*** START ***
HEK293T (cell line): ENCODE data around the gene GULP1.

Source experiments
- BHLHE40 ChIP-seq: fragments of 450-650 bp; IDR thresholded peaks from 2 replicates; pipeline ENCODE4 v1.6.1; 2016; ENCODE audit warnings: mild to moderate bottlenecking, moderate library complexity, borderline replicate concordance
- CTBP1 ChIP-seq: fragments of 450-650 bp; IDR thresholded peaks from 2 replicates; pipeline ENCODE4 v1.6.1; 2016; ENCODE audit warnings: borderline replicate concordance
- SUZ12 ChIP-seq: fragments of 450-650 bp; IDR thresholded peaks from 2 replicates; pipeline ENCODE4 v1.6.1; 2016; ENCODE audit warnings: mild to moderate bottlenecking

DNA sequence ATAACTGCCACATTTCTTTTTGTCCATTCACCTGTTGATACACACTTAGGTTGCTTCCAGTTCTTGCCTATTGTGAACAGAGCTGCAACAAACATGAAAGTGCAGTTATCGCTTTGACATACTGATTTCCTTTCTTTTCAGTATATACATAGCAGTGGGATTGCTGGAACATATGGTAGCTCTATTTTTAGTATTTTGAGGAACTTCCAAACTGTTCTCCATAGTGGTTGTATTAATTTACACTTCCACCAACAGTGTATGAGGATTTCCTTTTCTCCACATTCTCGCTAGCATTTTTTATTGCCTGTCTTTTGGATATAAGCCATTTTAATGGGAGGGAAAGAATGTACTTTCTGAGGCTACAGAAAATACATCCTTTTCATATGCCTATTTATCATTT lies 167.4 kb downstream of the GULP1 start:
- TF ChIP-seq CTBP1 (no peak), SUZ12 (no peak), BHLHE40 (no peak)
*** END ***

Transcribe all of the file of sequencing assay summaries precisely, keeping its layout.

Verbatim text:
HEK293T (cell line): ENCODE data around the gene GULP1.

Source experiments
- BHLHE40 ChIP-seq: fragments of 450-650 bp; IDR thresholded peaks from 2 replicates; pipeline ENCODE4 v1.6.1; 2016; ENCODE audit warnings: mild to moderate bottlenecking, moderate library complexity, borderline replicate concordance
- CTBP1 ChIP-seq: fragments of 450-650 bp; IDR thresholded peaks from 2 replicates; pipeline ENCODE4 v1.6.1; 2016; ENCODE audit warnings: borderline replicate concordance
- SUZ12 ChIP-seq: fragments of 450-650 bp; IDR thresholded peaks from 2 replicates; pipeline ENCODE4 v1.6.1; 2016; ENCODE audit warnings: mild to moderate bottlenecking

DNA sequence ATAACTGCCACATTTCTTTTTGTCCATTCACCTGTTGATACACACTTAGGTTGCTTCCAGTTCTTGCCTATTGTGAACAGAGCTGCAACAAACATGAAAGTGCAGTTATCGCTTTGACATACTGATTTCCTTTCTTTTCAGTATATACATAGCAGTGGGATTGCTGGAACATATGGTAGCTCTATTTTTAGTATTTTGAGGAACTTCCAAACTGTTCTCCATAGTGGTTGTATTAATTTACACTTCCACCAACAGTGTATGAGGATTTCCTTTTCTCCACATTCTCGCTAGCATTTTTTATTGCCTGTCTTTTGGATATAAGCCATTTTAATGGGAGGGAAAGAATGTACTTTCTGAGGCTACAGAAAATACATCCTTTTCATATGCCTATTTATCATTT lies 167.4 kb downstream of the GULP1 start:
- TF ChIP-seq CTBP1 (no peak), SUZ12 (no peak), BHLHE40 (no peak)